Michael Riedel copies. He copies the work of others, he copies his own work, and he invites others to do the same. In his hometown of Frankfurt, he is infamous for staging copycat art shows, concerts, and even people. As the New York Times explained last year:
For the next five years, Riedel's crew terrorized Frankfurt's characteristically uptight art scene with what amounted to a schoolyard game of copycat, dirty rat! When the celebrated English art eccentrics Gilbert & George came to town, they were greeted at their opening by "Gert" and "Georg," two actors Riedel hired to walk a few steps behind the art duo and mime their every move. No medium was safe from the Xerox treatment. The ersatz art happenings inspired a series of "Filmed Film" events, featuring bootlegs made by pointing a cheap video camera at the screen from the back rows of Frankfurt's art-house movie theaters, and "Clubbed Clubs," where the crowd would groove to a pocket recording made at a concert or performance the previous night. Often these events would be better attended than the real ones, because in Riedel's version there was always plenty of beer, music and dancing involved.
At David Zwirner Gallery this month, Riedel unveiled a series of screen prints called PowerPoint, which represent the next step in his evolution as an artist. It seems only natural that a great copycat would eventually turn to Microsoft PowerPoint, a program devoted to the rehashing of data into easily digestible info packets.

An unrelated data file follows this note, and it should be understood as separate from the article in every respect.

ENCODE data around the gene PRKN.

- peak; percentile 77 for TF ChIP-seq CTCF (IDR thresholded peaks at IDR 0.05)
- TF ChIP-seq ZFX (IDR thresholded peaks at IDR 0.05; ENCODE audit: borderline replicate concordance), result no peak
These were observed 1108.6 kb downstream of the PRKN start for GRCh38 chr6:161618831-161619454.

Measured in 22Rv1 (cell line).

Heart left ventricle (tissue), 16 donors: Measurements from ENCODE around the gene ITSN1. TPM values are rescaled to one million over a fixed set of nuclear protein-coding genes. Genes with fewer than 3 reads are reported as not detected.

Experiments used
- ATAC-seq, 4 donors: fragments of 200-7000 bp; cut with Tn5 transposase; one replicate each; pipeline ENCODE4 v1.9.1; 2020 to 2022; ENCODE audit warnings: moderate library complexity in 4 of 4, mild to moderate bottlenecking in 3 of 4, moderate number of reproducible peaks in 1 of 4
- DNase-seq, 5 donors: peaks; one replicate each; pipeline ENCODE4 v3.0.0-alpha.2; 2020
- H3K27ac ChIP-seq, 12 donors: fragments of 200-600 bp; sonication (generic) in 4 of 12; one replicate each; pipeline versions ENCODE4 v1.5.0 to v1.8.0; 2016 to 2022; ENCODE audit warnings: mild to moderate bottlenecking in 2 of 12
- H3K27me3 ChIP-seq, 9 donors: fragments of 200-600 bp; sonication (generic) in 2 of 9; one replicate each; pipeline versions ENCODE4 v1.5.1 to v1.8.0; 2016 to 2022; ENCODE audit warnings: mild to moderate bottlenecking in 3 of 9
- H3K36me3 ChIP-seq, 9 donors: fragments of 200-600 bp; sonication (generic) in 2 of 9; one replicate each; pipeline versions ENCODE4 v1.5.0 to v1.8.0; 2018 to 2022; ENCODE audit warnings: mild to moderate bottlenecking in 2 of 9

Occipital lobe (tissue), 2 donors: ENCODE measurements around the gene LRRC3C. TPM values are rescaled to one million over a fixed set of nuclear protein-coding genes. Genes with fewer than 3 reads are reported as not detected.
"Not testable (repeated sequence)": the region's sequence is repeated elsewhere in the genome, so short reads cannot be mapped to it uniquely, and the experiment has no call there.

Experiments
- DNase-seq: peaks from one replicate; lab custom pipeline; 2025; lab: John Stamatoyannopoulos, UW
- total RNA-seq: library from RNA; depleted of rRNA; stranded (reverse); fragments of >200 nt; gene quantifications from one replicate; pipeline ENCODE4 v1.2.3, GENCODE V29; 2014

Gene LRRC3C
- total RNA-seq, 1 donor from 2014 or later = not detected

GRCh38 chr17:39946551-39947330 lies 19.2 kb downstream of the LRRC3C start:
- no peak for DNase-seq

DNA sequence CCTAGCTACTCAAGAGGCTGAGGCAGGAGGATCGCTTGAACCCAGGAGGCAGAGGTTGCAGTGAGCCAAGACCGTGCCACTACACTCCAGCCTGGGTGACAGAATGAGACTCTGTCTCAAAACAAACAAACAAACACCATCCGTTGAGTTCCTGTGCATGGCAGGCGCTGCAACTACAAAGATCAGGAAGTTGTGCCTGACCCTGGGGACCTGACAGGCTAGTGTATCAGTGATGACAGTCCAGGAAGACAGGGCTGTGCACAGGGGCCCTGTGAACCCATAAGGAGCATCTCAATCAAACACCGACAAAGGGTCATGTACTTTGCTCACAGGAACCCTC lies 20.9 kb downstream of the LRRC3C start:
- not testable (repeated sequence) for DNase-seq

Riedel talks about PowerPoint as a syntax, a set of rules that "reintroduce the system of art into the art system." These new paintings, which blanket the gallery floor to ceiling, are actually resynthesized versions of works he made in 2011. That series, called Poster Paintings, was made from snippets of code from websites about Riedel–like MoMA's profile page for the artist. For PowerPoint, Riedel has taken two of the Poster Paintings and put them into a blank PowerPoint presentation. Then, he's inserted one of the program's 40 infamously cheesy transitions (waves, clock hands, or maybe the page turn) between the slides, creating screenshots of the presentation as it’s shifting between slides. The result is a "copy of a copy of a copy" effect, where old work begets new in an endless echo chamber.
Riedel's system, theoretically, could be repeated ad infinitum to produce more art. A set of 20 cards laying around the gallery drive the point home: They contain descriptions of different PowerPoint transitions, as if instructing visitors to make their own versions of the work. The invitation to the opening arrived as a CD containing a two-minute synth-pop number describing the transitions, by Woog Riots. Speaking to Life + Times, Riedel says the show "isn't an advertisement for the program." Rather, "it's more a system that's running a system, but I'm more the one watching the creation of art, which is creating a system that is working for me."